Connect with us

Seeing Butterflies

5 black women talk starting salaries, being underpaid and how they asked for more

Black News

5 black women talk starting salaries, being underpaid and how they asked for more

By Courtney Connley via

Equal Pay Day, the symbolic annual reminder of how far women have to work into the new year to earn the same pay white men earned the previous year, took place this year on April 10th.

Now, four months later, Black Women’s Equal Pay Day has finally arrived. On average, black women have to work eight additional months to achieve pay equity with white men. (This year, Native American and Latina women won’t cross this threshold until September 7th and November 1st, respectively.)

Currently, black women are paid 38 percent less than white men and 21 percent less than white women, according to new data released by SurveyMonkey and in partnership with the National Urban League. Over the course of a typical career, this amounts to nearly $870,000 in lost wages.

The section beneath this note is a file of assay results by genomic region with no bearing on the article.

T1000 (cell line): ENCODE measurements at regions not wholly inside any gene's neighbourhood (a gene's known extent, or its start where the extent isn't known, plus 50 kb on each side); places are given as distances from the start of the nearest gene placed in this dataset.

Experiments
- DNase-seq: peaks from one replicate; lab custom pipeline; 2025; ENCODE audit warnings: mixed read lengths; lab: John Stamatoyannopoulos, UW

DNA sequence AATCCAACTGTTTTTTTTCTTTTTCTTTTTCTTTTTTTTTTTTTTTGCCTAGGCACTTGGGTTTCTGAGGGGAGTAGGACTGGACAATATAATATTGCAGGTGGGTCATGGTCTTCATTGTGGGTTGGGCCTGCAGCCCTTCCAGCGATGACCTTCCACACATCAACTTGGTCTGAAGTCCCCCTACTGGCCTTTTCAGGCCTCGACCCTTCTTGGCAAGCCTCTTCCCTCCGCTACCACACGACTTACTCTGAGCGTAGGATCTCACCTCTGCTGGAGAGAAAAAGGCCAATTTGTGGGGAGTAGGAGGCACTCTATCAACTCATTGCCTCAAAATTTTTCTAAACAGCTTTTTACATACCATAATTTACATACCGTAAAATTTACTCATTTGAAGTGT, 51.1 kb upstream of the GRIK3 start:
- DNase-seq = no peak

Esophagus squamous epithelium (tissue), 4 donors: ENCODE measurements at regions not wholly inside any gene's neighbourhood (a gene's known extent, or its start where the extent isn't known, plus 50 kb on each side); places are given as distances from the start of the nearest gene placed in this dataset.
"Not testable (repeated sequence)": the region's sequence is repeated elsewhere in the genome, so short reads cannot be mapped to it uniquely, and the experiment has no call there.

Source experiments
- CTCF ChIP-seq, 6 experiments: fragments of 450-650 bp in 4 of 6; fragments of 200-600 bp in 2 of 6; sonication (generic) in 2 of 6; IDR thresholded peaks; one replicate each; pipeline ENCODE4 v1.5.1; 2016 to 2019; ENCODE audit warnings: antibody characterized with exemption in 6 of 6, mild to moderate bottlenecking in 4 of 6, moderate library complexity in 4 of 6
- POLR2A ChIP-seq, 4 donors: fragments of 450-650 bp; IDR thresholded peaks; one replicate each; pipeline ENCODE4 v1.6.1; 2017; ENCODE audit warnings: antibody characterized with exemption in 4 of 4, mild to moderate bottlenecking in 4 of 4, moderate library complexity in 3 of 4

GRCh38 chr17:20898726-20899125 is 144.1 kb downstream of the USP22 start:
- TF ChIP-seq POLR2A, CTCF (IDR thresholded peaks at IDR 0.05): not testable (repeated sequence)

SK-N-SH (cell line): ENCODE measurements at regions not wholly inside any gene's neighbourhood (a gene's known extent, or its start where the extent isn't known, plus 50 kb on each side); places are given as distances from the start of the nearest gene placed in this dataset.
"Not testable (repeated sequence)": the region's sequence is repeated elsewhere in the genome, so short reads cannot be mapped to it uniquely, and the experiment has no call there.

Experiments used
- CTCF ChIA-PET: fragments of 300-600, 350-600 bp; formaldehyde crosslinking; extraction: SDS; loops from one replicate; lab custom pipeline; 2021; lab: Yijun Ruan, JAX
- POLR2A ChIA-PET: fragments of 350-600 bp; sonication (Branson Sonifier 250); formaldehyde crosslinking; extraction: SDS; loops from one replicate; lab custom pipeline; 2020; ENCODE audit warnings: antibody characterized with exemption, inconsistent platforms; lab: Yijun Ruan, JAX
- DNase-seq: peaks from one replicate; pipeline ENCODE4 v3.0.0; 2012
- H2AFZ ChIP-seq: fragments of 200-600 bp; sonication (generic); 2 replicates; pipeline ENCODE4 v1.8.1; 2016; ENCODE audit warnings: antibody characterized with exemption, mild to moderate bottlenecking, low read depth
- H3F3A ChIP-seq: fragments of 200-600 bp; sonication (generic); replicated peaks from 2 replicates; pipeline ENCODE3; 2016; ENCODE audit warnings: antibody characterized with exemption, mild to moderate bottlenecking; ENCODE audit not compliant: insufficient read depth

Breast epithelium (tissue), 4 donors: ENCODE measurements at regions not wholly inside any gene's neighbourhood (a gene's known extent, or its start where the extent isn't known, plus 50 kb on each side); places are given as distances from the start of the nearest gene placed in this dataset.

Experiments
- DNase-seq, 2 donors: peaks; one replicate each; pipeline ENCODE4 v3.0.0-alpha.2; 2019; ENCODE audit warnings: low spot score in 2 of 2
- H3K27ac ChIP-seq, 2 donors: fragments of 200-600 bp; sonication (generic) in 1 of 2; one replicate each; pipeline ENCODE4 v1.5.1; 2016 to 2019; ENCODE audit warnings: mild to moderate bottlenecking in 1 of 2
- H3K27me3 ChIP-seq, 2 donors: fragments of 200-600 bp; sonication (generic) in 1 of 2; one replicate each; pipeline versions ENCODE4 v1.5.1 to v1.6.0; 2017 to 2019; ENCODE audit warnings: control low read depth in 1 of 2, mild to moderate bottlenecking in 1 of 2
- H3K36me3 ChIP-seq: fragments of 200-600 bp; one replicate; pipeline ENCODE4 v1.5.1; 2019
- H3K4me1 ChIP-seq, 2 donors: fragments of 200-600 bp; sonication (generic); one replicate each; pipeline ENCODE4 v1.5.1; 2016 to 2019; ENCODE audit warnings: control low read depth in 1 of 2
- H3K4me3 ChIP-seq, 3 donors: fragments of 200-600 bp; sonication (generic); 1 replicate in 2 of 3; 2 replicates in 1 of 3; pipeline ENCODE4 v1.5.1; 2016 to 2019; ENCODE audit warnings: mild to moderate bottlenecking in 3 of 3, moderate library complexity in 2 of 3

Systematic issues of discrimination and workplace bias play a huge role in these statistics. But in addition to drawing attention to the need to combat these problems, Black Women’s Equal Pay Day provides an opportunity to discuss how black women can be better advocates for themselves at work.

CNBC Make It interviewed five black women about their compensation ….


Read More: 5 black women talk starting salaries, being underpaid and how they asked for more


Continue Reading
You may also like...

I am a future butterfly at the stage of growth when I am turning into an adult. I am enclosed in a hard case shell formed by love, family, and friends. It is the hardest stage of becoming a black butterfly. You will encounter many hardships only to come out stronger and better than what you went in. At this stage, you are finding out who you truly are and how to love yourself.

More in Black News

What Does It Mean To Be “Black Butterfly Beautiful”

The image of the butterfly has come to define the many expressions of the feminine black consciousness and for a good reason. The butterfly is the perfect articulation of the exquisite beauty of nature. Whether tiny or large, brightly colored or more subdued, the butterfly’s allure is undeniable. Each one displays its own unique patterns and hues, and no one species outshines any other.

Similarly, there is no one ideal image of a black woman -- each is gorgeous in her right. All African-Americans share a glorious history of struggle and perseverance that has funneled into the modern black renaissance. And, like the graceful butterfly, the awakened black woman exemplifies the dazzling beauty of that cultural evolution.

Flying High

To Top